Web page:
- The inerrancy of the Bible
- The virgin birth of Christ
- Christ's substitutionary atonement
- Christ's bodily resurrection
- The authenticity of Christ's miracles.
Lest this sound like heresy to the uninitiated, let me distinguish inerrancy from infallibility. Inerrancy refers to a quality of complete and total accuracy - everything the Bible says is true, whether it is concerning doctrine, science, or details. Infallibility refers to the moral and doctrinal teachings of Scripture as being totally accurate - everything Jesus said, everything the New Testament writers said about faith, what the Prophets said about faith and God is perfectly true.
We can instantly see how these are in conflict with each other. Infallibility acknowledges the possibility for scribal errors, grammatical mistakes, and slight scientific errors in the text, and certainly in translation. Inerrancy does not allow for this save for the last item, translation errors. Some have evaded the problem by claiming the King James Version of the Bible was divinely inspired and therefore inerrant.
The inerrency of Scripture is not in alignment with ancient Christian thought.
The Virgin Birth of Christ has been believed by Christians since antiquity. It is in alignment with historic Christian thought.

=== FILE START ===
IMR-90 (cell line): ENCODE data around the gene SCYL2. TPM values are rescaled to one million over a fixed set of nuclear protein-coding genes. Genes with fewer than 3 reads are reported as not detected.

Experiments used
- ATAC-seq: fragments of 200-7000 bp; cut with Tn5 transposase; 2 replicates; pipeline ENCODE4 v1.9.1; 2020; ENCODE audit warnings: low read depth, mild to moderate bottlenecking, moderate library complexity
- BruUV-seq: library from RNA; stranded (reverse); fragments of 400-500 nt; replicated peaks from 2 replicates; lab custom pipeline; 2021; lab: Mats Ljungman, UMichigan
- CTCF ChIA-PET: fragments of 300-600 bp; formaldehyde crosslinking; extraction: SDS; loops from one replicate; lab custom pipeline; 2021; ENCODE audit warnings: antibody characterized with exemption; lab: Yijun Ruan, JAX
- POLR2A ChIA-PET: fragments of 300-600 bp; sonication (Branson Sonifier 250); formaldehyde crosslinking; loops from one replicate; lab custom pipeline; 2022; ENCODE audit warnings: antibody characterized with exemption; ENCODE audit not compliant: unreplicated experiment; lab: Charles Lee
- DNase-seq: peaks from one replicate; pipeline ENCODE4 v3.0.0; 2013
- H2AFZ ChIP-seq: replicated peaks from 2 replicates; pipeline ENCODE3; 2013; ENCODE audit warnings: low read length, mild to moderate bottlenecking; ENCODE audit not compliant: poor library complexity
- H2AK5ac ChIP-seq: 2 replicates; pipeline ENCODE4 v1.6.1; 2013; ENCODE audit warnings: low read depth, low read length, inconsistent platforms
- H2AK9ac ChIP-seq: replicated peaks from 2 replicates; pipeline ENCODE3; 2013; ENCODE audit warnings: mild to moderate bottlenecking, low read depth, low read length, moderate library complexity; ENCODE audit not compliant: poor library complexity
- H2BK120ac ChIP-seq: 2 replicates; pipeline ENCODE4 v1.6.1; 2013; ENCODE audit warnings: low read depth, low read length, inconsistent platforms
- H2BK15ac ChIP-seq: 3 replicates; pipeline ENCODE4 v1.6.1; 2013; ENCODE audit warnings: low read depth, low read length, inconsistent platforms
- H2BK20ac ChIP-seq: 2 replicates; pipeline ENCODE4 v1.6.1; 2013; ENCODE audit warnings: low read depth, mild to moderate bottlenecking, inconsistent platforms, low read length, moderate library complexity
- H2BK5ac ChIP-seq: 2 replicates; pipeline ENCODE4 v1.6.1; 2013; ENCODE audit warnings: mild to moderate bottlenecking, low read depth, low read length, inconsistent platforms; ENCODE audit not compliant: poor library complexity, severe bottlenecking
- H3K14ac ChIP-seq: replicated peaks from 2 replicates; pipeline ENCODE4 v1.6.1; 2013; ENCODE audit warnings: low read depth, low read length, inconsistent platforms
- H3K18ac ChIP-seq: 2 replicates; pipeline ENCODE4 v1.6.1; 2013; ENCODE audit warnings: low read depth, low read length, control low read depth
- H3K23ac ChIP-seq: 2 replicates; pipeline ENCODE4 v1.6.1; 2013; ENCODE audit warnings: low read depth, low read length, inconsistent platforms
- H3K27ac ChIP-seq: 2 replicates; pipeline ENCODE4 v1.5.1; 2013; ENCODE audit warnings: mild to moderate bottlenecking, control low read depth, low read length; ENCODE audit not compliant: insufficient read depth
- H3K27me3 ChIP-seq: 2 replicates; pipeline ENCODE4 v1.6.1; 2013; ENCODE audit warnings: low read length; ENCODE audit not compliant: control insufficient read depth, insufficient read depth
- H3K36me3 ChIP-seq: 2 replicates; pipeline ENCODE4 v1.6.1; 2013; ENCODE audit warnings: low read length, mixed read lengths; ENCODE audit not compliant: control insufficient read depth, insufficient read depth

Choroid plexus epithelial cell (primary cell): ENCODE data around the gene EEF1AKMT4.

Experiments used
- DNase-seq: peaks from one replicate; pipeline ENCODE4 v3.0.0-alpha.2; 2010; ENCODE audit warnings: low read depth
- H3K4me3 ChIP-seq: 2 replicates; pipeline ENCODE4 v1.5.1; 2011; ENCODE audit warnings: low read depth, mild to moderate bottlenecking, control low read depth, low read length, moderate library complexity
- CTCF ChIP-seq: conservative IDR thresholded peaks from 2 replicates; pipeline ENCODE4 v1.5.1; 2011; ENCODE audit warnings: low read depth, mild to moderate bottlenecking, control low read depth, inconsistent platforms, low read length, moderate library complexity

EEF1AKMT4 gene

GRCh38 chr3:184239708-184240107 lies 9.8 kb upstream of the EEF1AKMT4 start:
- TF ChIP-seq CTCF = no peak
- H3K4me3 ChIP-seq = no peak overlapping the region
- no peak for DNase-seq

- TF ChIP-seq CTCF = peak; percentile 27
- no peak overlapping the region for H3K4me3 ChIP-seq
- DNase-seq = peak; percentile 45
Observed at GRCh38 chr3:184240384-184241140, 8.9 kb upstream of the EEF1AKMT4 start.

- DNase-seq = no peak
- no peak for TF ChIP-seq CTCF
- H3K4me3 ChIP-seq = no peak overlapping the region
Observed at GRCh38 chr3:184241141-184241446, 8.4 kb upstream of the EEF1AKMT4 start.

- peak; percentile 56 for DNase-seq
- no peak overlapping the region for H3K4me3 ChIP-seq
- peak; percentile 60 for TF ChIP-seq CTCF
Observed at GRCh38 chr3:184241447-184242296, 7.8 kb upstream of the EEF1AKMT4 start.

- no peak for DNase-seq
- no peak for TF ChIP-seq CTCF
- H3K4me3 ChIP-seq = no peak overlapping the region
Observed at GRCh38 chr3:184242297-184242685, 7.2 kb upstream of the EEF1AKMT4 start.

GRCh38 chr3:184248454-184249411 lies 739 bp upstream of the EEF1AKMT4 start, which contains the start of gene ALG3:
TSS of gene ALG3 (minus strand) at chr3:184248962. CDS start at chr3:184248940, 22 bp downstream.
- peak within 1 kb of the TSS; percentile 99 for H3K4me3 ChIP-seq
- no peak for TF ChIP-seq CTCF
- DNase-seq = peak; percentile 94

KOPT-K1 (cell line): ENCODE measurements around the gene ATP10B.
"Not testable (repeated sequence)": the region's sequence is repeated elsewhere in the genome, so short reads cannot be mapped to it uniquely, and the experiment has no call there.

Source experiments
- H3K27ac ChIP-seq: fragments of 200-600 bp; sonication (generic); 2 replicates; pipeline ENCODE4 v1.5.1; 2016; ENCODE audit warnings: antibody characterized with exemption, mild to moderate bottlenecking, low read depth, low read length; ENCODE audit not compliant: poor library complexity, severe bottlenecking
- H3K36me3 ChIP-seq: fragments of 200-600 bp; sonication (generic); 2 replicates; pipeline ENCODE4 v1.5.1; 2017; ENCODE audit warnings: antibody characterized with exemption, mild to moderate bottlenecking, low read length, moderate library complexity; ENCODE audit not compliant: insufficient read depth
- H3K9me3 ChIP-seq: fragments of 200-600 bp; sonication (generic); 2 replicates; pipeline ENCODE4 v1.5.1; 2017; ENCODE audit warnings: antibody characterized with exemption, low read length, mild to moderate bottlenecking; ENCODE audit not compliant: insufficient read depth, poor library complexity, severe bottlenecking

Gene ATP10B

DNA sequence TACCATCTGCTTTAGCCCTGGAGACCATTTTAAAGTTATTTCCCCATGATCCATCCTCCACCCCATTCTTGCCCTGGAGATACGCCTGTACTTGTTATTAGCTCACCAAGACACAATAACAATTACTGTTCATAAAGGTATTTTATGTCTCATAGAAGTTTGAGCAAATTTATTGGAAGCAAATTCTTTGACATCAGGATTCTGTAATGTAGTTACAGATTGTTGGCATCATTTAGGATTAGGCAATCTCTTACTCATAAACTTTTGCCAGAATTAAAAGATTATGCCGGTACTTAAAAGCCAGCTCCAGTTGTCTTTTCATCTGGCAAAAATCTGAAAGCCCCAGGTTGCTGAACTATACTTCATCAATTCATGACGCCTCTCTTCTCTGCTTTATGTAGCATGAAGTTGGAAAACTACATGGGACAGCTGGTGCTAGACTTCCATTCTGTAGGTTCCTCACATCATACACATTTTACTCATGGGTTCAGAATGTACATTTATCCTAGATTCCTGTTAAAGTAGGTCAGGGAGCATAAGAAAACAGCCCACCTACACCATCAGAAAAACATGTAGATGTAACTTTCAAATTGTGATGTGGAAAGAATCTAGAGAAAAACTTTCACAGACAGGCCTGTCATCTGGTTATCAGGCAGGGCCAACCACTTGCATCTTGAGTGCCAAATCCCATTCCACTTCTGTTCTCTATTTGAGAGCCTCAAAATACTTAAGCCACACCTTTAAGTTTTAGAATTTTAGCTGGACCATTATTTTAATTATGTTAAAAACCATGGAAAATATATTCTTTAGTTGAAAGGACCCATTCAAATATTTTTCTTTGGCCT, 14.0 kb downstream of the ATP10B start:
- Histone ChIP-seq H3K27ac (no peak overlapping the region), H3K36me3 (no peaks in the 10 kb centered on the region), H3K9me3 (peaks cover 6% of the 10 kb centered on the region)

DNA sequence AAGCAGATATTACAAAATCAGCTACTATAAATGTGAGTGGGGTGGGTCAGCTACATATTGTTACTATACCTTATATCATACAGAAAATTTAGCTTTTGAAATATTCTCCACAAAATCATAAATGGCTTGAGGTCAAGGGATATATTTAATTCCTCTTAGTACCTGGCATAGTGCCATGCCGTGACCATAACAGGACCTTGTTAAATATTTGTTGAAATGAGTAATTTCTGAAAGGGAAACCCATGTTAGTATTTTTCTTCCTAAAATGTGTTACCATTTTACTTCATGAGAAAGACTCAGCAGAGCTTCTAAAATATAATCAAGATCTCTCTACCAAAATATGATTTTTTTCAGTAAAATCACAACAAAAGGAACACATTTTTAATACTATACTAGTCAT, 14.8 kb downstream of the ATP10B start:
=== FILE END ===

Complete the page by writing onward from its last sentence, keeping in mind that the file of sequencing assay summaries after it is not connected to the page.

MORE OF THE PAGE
The Atonement teaches (as far as I can understand) that Christ's Passion enables us to be reconciled with God and attain heaven. if this is true, than it is in alignment with historic Christian thought.
The last two, the Resurrection and reality of Christ's miracles are also in alignment with Christian thought. The latter, however, is not "fundamental" in my opinion. It certainly follows, and the Church has believed it, but it is not necessary for Christian life. Why you would want to believe that Christ reconciles us to God and deny He ever performed miracles is beyond me, but that is another story.
So Fundamentalists line up pretty well with ancient Christian practice, dogma, and belief. The biggest difference lies in the understanding of the Bible. I knew there was more to Fundamentalism than met they eye. I have heard that believing that Jesus literally rose from the dead makes one a Fundamentalist. If that is true, I am a part of it, along with all true Christians. Denying the Resurrection and Passion of Jesus makes one...a Gentile. (Gentile refers to non-Christian according to St. Thomas Aquinas)
So I have slightly distanced myself from the Fundamentalist beliefs but still share quite a majority. I believe in the Virgin Birth, the Atonement, (put a question mark on this one - I'm not sure what the Church teaches and how this lines up with what Protestants believe) the reality of Christ's miracles, and His Resurrection.
It is sad that Protestants have had to do this. Roman Catholics and Eastern Orthodox rely on the magisterium of the Church (I am not completely sure about the Orthodox - don't quote me!) to guard and defend the faith. When you strip that protection away ("Upon this rock I will build my Church and the gates of Hell will never prevail against it") the results are there for anyone to sadly gaze upon.